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CDVs That Never Existed

By Perry Frohne 

In my initial column, I prepped you for learning to develop your “fake radar” when looking at images. The next step in our educational journey begins now, as we begin exploring in depth this initial example of a fake.

First, I have a couple of housekeeping notes.

It is not my intention to create a “how to” guide for those with evil machinations. But I have to describe and illustrate different examples of fakes to help you recognize one when you see it. Some explanations will be more in depth than others, depending on the type of fake itself.

On a happier note, at the end of each column I will offer suggestions on equipment available to make fake detection easier for you.

A little background history

An actual CDV-sized tintype.
An actual CDV-sized tintype.

Tintypes were inexpensive to produce by the early 1860s. Also at this time, the demand for cased images (including ambrotypes) had greatly diminished. It was not considered a financially good idea to put a cheap tintype into an expensive case. We now enter the era of the paper tintype sleeve/mat.

In December 1862, Peter Neff, the largest tintype manufacturer at the time, announced he would start making carte de visite (CDV)-sized tintypes. Naturally, other photographers followed, producing the CDV size as the new normal for tintypes by the mid-1860s. Paper sleeves with mats with different-size openings and designs were fashioned to hold securely the new generation of hard images. Smaller sizes were also created. The Gem-type and the ninth plate were both usually applied to CDV-sized card stock by gluing a piece of paper over the tintype back to secure it. The total cost to the consumer fell dramatically, thereby generating more demand.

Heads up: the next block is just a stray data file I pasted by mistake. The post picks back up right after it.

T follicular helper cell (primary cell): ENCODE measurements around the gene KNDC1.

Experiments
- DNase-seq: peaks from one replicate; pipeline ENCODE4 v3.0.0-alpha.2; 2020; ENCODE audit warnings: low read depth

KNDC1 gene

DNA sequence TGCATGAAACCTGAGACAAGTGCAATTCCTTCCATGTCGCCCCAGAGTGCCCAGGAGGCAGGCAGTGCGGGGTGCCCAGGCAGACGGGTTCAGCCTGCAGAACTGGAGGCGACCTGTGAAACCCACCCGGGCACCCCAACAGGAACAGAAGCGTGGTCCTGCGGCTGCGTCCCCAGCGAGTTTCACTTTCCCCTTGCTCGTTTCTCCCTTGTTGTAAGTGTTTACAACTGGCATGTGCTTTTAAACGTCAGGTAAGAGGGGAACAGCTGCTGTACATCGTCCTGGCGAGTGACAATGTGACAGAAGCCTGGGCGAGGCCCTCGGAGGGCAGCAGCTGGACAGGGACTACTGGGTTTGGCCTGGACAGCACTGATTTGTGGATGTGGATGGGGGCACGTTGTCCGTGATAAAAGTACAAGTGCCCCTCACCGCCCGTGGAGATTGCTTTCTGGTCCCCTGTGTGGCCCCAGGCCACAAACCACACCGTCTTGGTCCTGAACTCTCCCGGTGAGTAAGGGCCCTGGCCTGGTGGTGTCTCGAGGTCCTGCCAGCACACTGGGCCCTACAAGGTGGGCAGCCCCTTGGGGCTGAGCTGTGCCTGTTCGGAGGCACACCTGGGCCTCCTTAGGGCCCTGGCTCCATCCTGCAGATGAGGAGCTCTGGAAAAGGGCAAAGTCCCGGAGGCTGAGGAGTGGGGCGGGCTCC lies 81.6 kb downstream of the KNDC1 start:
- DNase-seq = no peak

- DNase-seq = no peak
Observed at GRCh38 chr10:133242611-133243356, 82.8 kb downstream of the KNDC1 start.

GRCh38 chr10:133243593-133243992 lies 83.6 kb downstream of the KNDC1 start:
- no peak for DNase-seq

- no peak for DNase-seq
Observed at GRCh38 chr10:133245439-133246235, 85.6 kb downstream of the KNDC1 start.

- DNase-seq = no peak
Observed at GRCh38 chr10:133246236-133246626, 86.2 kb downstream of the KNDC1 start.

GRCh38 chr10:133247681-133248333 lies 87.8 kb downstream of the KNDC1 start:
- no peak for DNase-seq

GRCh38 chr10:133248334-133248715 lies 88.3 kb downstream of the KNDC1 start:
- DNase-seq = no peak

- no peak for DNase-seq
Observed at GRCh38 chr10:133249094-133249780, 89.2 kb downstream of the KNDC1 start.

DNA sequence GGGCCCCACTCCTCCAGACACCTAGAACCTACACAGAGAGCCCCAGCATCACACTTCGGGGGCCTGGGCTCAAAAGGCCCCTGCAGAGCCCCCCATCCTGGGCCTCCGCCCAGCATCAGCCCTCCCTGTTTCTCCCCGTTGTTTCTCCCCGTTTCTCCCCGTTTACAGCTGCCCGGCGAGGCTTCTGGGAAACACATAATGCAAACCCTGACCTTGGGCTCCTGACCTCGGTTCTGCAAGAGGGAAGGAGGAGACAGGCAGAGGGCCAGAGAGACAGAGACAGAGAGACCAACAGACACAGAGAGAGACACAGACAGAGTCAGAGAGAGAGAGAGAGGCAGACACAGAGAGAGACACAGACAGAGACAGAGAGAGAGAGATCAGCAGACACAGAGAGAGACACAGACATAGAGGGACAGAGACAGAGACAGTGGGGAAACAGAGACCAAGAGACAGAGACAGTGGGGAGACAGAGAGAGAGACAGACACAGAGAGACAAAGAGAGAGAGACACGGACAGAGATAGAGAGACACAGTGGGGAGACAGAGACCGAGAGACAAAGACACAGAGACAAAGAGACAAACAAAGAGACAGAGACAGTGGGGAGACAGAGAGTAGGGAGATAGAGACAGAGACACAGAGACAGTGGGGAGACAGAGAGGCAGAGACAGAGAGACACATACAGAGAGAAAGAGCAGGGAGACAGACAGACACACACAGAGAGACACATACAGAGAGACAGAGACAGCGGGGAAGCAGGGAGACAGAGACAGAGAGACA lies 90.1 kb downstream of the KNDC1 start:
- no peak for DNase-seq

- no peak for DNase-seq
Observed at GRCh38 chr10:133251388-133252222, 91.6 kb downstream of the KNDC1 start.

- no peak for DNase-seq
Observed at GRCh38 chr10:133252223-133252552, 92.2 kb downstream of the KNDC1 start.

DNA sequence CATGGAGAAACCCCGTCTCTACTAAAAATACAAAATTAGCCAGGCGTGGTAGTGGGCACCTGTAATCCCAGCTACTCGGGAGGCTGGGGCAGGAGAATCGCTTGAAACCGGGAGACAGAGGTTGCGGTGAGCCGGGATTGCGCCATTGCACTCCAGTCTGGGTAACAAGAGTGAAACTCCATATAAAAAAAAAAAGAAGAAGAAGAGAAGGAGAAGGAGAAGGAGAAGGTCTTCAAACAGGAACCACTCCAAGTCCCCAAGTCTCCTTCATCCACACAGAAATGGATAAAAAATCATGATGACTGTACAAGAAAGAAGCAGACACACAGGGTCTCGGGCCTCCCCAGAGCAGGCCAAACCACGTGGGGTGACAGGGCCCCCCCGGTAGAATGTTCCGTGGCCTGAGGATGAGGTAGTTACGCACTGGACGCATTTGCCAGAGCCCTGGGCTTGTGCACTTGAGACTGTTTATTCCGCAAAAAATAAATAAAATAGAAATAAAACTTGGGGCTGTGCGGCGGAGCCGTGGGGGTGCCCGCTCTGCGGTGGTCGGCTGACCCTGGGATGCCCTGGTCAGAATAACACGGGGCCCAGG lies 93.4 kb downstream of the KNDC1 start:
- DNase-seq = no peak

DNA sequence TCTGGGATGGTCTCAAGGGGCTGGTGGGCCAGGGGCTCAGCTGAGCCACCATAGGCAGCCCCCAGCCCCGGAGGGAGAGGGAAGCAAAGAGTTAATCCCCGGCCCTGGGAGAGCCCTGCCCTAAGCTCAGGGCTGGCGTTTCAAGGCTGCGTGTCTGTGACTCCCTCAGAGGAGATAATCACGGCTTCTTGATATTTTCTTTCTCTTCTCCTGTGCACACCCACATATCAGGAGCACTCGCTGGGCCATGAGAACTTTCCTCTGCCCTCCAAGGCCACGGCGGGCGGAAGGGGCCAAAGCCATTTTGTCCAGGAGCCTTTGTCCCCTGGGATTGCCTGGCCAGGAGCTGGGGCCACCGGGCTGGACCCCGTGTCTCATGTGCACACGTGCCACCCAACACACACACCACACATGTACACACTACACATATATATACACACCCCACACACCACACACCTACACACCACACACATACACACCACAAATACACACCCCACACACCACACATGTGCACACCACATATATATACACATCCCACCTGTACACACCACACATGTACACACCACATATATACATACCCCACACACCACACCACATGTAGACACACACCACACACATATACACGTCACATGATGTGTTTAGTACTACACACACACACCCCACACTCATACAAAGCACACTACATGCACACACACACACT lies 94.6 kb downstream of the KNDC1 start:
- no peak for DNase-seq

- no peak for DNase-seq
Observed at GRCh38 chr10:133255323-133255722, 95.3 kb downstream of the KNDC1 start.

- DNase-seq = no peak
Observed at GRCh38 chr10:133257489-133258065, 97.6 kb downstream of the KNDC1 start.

The current situation

A large group of these mats and sleeves were auctioned off on a popular auction site in 2015 in large quantities. I dreaded these auctions because I knew what would happen. It didn’t take long for con artists to start using these mats and sleeves to manufacture a new type of CDV that never existed.

Now, let’s move on to our first fake, which in my opinion is a profound insult to history. Two parts make up this woeful tale of fraud. We cover part one now—hiding damaged areas of original paper albumen images behind period mats & sleeves used for tintypes. This type of fake is especially devious because actual materials from the period are utilized to create a false Civil War, and later, period image.

Here’s an example. Let’s say an unscrupulous person comes into possession of a badly damaged carte de visite of a Civil War soldier. The albumen may have tears or extensive stains. Maybe, someone severely trimmed the mount 150 years ago to fit into an album. Bottom line: the image is unsalable as is.